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Re: [BKARTS] German Primary Headband Questions

Hi Daniel,

James covered the subject much more eloquently, but here's my take:

A subject like this is loaded with semantic and historical pitfalls;
hopefully others will have more insight than I. But here goes.

Daniel Winston wrote:
Paula Young writes in Bookbinding & Conservation By
Hand, 1995 p.110:
"German Style Headbands.  The type of headband where
every stitch is carried into the book--usually
referred to as German style--is probably the strongest
and most durable, but it takes longer to work.
Reputedly it was not introduced until the early
twentieth century, so it probably should not be used
on older books."

What do others think about this?  My first thought
where does she get this idea?

Well, she studied in Germany. I don't know if she studied with Wiemeler, who was the preeminent German binder of the early 20th century. He seems to have been responsible for much of the increased technical and esthetic sophistication of the German hand binding.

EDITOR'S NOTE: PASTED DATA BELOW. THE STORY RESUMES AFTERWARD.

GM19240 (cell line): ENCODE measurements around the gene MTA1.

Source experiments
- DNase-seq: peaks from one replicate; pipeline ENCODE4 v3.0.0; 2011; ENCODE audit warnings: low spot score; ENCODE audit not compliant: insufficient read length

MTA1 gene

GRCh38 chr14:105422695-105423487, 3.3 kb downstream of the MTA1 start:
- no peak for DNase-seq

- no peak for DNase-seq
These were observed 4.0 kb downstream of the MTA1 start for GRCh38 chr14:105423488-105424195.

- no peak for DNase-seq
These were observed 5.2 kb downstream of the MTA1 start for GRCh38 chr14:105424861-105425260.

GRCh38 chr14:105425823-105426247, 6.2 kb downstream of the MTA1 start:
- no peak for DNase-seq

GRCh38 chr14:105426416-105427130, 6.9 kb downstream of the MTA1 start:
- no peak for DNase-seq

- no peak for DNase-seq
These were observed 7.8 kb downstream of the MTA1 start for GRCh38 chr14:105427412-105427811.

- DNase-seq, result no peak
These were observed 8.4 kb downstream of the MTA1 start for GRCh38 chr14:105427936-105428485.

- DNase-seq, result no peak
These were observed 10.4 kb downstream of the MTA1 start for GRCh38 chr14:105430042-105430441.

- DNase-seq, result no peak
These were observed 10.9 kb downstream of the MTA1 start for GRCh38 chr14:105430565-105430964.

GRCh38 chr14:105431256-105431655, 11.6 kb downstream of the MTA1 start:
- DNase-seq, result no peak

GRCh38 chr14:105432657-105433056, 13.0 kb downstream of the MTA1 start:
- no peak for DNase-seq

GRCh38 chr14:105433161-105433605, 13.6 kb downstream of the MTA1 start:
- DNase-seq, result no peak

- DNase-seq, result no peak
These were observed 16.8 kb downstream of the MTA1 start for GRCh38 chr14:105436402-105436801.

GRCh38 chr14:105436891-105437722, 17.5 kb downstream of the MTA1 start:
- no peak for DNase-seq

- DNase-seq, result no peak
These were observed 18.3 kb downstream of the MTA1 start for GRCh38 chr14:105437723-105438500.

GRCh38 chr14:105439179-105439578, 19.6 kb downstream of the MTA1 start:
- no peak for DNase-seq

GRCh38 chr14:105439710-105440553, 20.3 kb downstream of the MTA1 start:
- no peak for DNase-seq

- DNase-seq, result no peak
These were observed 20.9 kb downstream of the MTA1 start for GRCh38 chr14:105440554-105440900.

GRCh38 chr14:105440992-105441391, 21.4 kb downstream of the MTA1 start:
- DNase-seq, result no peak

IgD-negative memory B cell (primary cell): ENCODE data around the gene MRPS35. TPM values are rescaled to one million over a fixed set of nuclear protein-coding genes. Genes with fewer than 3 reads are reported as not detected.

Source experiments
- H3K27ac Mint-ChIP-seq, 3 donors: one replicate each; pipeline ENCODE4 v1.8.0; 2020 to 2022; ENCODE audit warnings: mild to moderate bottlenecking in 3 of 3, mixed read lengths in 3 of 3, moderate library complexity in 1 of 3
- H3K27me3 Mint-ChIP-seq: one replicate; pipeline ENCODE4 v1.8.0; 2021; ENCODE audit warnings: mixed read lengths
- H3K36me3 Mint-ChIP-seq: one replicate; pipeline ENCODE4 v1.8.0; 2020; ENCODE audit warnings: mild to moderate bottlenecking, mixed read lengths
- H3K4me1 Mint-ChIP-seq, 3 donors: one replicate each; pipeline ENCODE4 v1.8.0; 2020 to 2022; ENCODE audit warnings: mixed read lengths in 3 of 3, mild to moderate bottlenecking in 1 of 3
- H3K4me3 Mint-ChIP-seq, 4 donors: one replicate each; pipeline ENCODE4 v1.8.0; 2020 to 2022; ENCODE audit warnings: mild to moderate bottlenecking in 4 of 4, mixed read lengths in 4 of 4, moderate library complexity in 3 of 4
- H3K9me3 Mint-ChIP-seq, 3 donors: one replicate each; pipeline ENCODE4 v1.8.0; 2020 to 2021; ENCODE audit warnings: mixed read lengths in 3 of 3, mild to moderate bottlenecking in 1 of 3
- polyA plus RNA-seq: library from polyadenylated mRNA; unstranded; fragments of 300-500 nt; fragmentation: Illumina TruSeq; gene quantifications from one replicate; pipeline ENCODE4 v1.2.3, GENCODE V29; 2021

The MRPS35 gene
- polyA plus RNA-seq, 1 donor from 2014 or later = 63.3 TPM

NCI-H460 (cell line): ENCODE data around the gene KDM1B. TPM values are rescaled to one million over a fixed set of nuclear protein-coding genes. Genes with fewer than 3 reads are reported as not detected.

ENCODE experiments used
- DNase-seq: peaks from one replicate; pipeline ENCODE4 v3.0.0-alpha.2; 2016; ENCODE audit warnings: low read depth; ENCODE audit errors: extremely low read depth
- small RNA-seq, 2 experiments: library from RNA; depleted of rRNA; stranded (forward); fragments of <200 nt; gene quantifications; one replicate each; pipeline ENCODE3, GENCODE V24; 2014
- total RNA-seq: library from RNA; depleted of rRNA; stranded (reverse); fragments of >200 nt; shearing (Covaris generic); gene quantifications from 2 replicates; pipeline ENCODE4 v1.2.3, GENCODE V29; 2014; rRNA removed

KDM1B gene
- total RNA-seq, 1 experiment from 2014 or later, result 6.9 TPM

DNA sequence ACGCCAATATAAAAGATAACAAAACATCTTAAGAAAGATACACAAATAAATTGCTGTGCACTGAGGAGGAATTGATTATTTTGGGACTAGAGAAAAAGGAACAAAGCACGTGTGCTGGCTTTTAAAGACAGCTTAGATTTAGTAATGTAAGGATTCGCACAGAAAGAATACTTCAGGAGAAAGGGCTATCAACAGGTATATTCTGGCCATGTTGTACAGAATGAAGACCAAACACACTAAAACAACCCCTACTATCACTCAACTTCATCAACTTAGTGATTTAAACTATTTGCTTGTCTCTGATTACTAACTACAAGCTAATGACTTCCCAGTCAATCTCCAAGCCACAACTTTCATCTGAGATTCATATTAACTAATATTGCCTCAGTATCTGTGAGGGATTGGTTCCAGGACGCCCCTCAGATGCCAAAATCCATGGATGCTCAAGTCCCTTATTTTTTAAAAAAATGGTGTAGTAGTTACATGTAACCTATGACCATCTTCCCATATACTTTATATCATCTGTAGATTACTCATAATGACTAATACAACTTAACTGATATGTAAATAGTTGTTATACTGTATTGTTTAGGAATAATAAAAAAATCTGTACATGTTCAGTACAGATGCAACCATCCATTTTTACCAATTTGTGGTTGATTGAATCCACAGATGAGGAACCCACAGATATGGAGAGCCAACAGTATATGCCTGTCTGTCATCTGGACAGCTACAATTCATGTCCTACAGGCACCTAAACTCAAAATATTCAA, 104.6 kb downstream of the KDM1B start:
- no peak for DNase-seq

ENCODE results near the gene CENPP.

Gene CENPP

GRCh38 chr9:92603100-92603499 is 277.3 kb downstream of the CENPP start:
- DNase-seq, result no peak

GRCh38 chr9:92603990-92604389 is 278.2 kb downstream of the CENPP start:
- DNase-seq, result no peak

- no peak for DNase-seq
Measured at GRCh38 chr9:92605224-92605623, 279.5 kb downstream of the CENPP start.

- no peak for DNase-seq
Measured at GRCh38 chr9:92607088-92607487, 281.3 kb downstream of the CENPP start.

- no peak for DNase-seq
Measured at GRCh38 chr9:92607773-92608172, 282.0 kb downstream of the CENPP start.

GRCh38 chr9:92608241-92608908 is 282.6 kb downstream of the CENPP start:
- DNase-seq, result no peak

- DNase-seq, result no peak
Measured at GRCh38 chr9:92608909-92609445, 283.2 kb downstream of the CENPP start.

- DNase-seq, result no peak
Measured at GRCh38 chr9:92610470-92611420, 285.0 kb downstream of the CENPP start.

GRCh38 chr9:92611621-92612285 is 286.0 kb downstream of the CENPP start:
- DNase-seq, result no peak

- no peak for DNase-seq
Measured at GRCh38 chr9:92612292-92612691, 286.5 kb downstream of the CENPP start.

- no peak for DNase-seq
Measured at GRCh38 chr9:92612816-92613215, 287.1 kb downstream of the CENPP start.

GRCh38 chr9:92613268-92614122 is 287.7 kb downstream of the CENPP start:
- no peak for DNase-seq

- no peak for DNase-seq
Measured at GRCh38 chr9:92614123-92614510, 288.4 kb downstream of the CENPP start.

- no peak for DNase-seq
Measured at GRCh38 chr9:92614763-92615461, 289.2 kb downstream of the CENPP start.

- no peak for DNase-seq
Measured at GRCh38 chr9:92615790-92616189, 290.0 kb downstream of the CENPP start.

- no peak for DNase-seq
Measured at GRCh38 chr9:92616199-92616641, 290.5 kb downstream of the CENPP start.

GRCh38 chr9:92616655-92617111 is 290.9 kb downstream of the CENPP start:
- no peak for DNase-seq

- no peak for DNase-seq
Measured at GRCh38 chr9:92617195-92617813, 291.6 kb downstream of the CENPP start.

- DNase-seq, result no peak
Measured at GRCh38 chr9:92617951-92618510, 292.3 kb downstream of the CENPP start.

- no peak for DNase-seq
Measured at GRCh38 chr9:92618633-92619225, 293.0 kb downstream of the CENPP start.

Then is it NOT appropriate to sew a german primary headband on a 15th or 16th century book, and be sympathetic to the historical structure?

Here comes the semantics. I wouldn't consider this a primary endband, for the following reasons: - It's sewn with silk rather than linen - Even though Young shows a cord core, I was taught to use a shaped laminate of leather and vellum - The endband is not sewn through the centers of the sections

I think of primary endbands more in terms of plain linen sewn onto cord
cores, often with a back bead, which can if desired support a second
decorative sewing. For reference check Giuffrida, Greenfield & Hille and

I suspect the German endband is more closely related to the 18th & 19th
century English endbands than to the earlier types, and for this reason
probably wouldn't use it in a conservation treatment for the period you
mention. It is my endband of choice for design bindings, though.

Then how does a conservation binding stay sympathetic
to the historical structure?

First of all by examining and understanding the structure of the book to be treated. Secondly by, hopefully, having a fair firsthand knowledge of the history of bookmaking and binding; and being aware of current practices in the field.

Don Rash

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